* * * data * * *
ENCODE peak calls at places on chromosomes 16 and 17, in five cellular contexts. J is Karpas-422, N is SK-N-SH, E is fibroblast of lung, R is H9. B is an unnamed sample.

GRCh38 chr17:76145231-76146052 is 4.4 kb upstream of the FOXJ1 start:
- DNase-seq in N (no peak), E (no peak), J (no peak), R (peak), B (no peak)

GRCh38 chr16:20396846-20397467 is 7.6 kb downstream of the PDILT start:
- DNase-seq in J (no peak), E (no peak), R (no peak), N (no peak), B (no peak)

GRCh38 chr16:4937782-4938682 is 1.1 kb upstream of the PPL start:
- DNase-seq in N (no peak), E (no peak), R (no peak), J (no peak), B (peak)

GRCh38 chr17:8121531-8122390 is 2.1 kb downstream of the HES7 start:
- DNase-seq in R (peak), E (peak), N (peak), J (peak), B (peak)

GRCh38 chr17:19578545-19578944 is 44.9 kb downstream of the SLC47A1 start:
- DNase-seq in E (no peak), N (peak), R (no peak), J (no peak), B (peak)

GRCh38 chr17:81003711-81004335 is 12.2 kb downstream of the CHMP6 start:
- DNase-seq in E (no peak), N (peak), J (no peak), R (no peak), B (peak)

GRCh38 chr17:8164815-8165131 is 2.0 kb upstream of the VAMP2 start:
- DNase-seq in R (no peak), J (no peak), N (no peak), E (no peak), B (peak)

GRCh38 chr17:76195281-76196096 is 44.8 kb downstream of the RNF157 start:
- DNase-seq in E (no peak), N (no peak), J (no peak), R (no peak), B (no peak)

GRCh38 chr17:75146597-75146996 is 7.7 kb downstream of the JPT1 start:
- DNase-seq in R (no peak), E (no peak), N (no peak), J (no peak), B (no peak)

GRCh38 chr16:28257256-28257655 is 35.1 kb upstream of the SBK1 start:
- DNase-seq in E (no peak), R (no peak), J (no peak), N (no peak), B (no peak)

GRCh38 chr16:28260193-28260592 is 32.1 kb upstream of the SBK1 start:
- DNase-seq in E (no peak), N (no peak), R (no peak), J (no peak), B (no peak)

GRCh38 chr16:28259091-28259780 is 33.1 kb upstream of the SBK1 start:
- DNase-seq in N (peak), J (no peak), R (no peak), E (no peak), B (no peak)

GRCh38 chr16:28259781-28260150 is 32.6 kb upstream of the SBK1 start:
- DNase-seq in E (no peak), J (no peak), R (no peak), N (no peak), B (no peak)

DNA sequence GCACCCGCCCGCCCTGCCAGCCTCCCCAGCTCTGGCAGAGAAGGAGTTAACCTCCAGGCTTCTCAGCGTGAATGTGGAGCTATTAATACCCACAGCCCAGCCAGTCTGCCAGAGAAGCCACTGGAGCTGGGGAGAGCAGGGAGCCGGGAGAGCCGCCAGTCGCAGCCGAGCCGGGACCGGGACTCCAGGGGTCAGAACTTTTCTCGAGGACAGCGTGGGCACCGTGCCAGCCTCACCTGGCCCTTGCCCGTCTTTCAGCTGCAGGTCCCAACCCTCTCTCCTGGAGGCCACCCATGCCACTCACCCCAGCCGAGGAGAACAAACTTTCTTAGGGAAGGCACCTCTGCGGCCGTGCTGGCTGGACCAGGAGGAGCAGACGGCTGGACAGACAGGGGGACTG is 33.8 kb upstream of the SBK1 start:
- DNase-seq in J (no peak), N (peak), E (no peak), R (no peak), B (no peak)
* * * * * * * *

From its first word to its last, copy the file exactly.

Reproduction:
ENCODE peak calls at places on chromosomes 16 and 17, in five cellular contexts. J is Karpas-422, N is SK-N-SH, E is fibroblast of lung, R is H9. B is an unnamed sample.

GRCh38 chr17:76145231-76146052 is 4.4 kb upstream of the FOXJ1 start:
- DNase-seq in N (no peak), E (no peak), J (no peak), R (peak), B (no peak)

GRCh38 chr16:20396846-20397467 is 7.6 kb downstream of the PDILT start:
- DNase-seq in J (no peak), E (no peak), R (no peak), N (no peak), B (no peak)

GRCh38 chr16:4937782-4938682 is 1.1 kb upstream of the PPL start:
- DNase-seq in N (no peak), E (no peak), R (no peak), J (no peak), B (peak)

GRCh38 chr17:8121531-8122390 is 2.1 kb downstream of the HES7 start:
- DNase-seq in R (peak), E (peak), N (peak), J (peak), B (peak)

GRCh38 chr17:19578545-19578944 is 44.9 kb downstream of the SLC47A1 start:
- DNase-seq in E (no peak), N (peak), R (no peak), J (no peak), B (peak)

GRCh38 chr17:81003711-81004335 is 12.2 kb downstream of the CHMP6 start:
- DNase-seq in E (no peak), N (peak), J (no peak), R (no peak), B (peak)

GRCh38 chr17:8164815-8165131 is 2.0 kb upstream of the VAMP2 start:
- DNase-seq in R (no peak), J (no peak), N (no peak), E (no peak), B (peak)

GRCh38 chr17:76195281-76196096 is 44.8 kb downstream of the RNF157 start:
- DNase-seq in E (no peak), N (no peak), J (no peak), R (no peak), B (no peak)

GRCh38 chr17:75146597-75146996 is 7.7 kb downstream of the JPT1 start:
- DNase-seq in R (no peak), E (no peak), N (no peak), J (no peak), B (no peak)

GRCh38 chr16:28257256-28257655 is 35.1 kb upstream of the SBK1 start:
- DNase-seq in E (no peak), R (no peak), J (no peak), N (no peak), B (no peak)

GRCh38 chr16:28260193-28260592 is 32.1 kb upstream of the SBK1 start:
- DNase-seq in E (no peak), N (no peak), R (no peak), J (no peak), B (no peak)

GRCh38 chr16:28259091-28259780 is 33.1 kb upstream of the SBK1 start:
- DNase-seq in N (peak), J (no peak), R (no peak), E (no peak), B (no peak)

GRCh38 chr16:28259781-28260150 is 32.6 kb upstream of the SBK1 start:
- DNase-seq in E (no peak), J (no peak), R (no peak), N (no peak), B (no peak)

DNA sequence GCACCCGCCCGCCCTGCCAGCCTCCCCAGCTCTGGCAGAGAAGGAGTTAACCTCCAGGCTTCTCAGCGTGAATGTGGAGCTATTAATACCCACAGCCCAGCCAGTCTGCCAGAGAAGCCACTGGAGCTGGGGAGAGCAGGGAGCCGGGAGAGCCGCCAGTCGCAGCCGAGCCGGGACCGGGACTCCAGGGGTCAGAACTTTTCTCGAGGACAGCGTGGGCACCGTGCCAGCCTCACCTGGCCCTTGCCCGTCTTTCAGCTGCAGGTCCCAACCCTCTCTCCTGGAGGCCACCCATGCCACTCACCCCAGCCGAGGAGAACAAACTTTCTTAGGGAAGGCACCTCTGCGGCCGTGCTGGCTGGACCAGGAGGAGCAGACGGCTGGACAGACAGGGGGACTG is 33.8 kb upstream of the SBK1 start:
- DNase-seq in J (no peak), N (peak), E (no peak), R (no peak), B (no peak)